But here's what really flummoxed me... by all reports, he was openly a dangerous-seeming character. He didn't act like a friendly, smart dude. He didn't pretend to be a polite gentleman. His appeal wasn't having a "great sense of humor" and "confidence" which suckered naïve little starry-eyed ladies into a false sense of security and glamour about who he was. Oh no.

He was right up front and unvarnished: He was a criminal. He bragged about it. He joked about it. He wore on his sleeve. Lawbreaking was all part of his swaggering, macho appeal, and the ladies still didn't seem to care. Did none of that actually matter??

My reaction, for weeks after this, was: "Ladies, do you really hurl yourselves at a man like that? Really? REALLY, now??"

I think the ordeal even gave me a headache at one point.

Again, I shall defer to Wikipedia...

"Williams, a native of Brooklyn, led a life of crime since his childhood. The son of a drug-addicted mother, Williams dealt drugs and robbed from the elderly.[2] Prior to his HIV-related conviction, he had three previous convictions for various street crimes. ... Numerous reports indicate that Williams was a crack dealer who bragged of his gang-related activities and had a history of violence against women, including many of the women he infected.[4][5] Williams' braggadocio and violence belied the ease with which he attracted women of all races and socioeconomic classes,[5] though most of his victims were those with socioeconomic or emotional problems. News reports make numerous mentions of his charming interpersonal style with women. Women quoted in news stories often pointed to Williams' ability to make them feel special and loved, even while exercising violent control over their actions. In the case of his youngest victim, who was 13, Williams reportedly pursued a relationship for several months.[5]

...You read that right. He was busted for raping a 13 year old. I might have not been the bestest, awesomeest dude on the face of the planet-- and I am still not such a person today-- but by Satan's red ass, I’ve never inflicted atrocities upon children.

Do I really need to say such a thing? Declaring "at least I'm not raping kids!" is a pathetic kind of self-affirmation, isn’t it. There are all kinds of preferable boasts that you could say before you'd descend to that level. Let us have some standards.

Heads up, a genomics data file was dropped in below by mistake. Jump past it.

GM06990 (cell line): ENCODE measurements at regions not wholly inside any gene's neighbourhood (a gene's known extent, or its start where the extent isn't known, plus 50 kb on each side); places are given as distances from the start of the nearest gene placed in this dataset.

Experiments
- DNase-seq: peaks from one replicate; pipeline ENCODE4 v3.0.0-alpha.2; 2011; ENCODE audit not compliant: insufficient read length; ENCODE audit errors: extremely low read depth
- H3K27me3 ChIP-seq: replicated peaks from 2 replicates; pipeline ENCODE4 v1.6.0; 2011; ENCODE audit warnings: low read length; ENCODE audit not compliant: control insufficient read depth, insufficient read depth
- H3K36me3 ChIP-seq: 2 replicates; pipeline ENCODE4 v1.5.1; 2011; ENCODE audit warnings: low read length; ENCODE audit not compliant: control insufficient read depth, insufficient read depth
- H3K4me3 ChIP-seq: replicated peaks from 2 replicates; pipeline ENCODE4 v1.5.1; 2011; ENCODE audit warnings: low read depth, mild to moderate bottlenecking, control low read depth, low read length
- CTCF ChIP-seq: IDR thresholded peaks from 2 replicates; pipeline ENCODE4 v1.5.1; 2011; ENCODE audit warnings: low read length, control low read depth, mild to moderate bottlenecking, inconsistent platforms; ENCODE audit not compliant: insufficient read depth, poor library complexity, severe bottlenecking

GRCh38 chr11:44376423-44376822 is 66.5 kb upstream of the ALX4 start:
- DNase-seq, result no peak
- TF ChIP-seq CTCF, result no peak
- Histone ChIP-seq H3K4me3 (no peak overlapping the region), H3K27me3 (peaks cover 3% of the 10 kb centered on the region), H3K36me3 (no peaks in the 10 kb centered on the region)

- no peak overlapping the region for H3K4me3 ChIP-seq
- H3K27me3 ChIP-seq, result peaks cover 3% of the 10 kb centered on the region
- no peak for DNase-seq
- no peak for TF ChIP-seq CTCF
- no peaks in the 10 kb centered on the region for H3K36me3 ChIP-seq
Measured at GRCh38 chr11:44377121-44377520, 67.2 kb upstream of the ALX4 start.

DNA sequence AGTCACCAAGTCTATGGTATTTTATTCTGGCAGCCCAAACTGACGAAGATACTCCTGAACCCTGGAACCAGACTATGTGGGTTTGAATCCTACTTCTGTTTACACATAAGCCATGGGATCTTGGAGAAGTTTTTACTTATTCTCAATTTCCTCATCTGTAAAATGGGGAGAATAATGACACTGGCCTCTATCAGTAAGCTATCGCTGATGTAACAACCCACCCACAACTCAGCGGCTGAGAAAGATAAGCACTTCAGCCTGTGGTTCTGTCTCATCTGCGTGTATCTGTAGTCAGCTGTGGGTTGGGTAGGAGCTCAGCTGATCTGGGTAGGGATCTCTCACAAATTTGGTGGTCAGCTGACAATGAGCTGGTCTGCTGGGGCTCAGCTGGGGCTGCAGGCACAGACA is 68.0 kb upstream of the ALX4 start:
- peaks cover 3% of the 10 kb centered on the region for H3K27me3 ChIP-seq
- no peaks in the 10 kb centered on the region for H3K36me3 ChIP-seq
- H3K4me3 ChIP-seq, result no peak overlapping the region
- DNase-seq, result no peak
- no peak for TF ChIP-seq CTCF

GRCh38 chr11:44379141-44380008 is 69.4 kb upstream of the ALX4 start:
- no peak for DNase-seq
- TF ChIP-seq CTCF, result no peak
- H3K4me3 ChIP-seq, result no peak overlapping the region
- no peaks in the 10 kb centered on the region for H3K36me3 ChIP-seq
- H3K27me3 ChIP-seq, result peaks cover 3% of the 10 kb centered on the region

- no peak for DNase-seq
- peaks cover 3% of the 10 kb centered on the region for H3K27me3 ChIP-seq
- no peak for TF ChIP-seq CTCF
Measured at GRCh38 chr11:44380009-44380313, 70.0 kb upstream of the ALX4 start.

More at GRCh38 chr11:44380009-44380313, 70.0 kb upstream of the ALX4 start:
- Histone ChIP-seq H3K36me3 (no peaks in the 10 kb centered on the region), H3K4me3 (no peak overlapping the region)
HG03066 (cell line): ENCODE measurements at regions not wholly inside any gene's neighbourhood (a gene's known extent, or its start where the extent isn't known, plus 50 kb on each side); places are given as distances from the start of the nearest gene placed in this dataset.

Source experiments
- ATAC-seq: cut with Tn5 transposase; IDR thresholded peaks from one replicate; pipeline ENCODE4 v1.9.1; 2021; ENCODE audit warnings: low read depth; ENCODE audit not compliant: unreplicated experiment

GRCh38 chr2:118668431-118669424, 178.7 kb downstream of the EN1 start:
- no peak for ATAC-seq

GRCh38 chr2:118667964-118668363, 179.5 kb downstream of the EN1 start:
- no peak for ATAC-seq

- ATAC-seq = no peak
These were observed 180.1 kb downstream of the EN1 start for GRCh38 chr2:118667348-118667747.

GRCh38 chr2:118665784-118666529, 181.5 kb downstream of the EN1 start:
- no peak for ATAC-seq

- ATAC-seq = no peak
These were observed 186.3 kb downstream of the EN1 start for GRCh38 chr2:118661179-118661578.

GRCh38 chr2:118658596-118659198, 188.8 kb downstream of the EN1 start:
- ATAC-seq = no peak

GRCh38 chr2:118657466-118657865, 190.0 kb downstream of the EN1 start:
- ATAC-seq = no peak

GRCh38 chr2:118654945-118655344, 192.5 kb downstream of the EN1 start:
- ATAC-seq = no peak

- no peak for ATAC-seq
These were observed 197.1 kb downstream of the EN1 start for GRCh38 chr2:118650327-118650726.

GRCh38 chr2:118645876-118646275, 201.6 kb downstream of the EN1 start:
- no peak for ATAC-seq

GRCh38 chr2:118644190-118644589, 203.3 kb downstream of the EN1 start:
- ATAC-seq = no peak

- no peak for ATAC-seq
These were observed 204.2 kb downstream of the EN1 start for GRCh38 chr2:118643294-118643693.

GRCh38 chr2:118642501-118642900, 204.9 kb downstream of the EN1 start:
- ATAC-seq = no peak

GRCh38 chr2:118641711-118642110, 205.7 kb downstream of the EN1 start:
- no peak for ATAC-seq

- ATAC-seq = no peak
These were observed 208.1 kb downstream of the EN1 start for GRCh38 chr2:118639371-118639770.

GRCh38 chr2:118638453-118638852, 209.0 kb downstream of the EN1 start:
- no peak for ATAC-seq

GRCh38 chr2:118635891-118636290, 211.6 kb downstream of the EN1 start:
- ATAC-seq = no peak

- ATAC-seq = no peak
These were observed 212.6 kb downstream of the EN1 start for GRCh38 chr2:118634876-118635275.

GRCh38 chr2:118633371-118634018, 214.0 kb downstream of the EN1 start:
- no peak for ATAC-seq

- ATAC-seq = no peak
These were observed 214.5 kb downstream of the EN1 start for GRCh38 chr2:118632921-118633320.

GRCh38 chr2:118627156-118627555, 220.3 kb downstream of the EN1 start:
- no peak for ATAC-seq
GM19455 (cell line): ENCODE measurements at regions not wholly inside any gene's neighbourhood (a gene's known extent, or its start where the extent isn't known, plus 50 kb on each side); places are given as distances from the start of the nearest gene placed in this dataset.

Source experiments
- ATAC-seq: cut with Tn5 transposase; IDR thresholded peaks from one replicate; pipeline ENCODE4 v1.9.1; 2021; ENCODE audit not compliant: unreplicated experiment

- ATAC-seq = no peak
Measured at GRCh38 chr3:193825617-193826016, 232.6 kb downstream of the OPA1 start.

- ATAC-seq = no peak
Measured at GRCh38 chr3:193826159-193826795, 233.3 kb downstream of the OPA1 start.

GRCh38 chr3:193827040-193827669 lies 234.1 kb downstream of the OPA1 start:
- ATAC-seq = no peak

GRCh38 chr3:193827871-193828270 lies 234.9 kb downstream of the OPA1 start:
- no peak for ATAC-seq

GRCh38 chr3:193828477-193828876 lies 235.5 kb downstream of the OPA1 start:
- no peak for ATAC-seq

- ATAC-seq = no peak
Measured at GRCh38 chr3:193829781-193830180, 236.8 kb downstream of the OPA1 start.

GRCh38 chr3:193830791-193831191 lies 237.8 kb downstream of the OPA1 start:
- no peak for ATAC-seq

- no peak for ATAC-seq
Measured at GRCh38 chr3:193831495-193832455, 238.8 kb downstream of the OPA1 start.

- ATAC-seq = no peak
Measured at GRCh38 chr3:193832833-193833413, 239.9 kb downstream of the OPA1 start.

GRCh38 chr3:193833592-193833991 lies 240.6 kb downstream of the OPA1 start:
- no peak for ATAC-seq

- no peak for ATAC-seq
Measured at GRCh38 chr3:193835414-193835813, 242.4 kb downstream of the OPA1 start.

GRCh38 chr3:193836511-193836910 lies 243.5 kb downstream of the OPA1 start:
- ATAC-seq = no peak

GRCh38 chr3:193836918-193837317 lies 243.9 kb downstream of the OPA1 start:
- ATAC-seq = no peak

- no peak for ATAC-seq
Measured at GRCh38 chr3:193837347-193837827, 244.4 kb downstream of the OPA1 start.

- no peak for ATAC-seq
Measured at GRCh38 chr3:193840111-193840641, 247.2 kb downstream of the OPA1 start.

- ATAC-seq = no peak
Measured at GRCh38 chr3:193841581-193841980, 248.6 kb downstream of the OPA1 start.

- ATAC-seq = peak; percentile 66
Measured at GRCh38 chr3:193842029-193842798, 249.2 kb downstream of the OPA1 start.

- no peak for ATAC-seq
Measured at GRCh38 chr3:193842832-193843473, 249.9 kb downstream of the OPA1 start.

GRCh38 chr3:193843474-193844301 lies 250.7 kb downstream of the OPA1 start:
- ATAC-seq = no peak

Still, the nagging question of “What’s wrong with me?” wouldn’t go away because the news stuck in my brain. I wasn't as desirable as a dude who was openly dangerous, controlling and violent. I really had trouble wrapping my head around that. It just didn't add up. Was I really less worthy than him?? What magic technique did he have that I didn’t?

In addition to everything else, did he at least have some other talent? Like, could he cook a really delicious mulligan stew after dumpster-diving?

What was his pick-up line? "Hi, I'm a violently-controlling drifter and I like to rap. Wanna have a three-way with me and your friend?"

And that might've elected a flirtatious laugh and a playful slap across the forearm nonetheless. "Oh, you're SUCH a kidder! Hee hee! My place or yours?"

In my mind's eye, I imagined the county health officials standing before the TV cameras, waving a blown-up picture of this person, saying "For God's sake ladies! Insist on a condom! Or better yet, STOP SCREWING MONSTERS!"

"HE'S SO HOTTT!" all the ladies at home would swoon with lust. They'd get on their knees and start licking their TV screens. "NOW I WANT HIM EVEN MORE!!"

Dozens of women in a conservative, rural county were throwing themselves at this dude. They had both eyes open. They knew he was bad news. He probably could’ve had “I WILL MURDER YOU” tattooed across his forehead and they still wouldn't have gotten enough of him. The whole thing sprained by brain. What the hell is wrong with this picture?

As if to share in my confusion, the media couldn't fully process the dynamics either. Sometimes, it seemed as if they were running a kind of damage-control by handing-out poorly-concocted Blue Pills. A contemporary sample from Newsweek illustrates these observers' confusion quite handily. It reads as if the educated, savvy, compassionate reporter was unable to fully accept what was going on. Her morbid, sneaking admiration for Nushawn and her cognitive dissonance cannot help but manifest themselves repeatedly.

“SHE KNEW HIM AS ""FACE'' AND thought he was cute. ""He was like, "What's up, baby? You look so good, you are so pretty'.'' This was sometime in October 1996, a month after Nushawn Williams was told he was HIV-positive. Andrea Caruso was 17, a pudgy little blonde with a long history of emotional problems and a devastating lack of self-esteem. ""I wanted love and he showed me love. He made me feel like I was the princess of his castle,''

Awwww, see? She wanted LOVE. She lacked self-esteem. It wasn't because she was horny. And no other man had ever attempted to show her love before, surely. Right? She felt like a princess in his den of drugs and booze and cum-stained mattresses. As real princesses are wont to do.

Ugh. This whole disaster is just infuriating, but we must forge ahead nonetheless...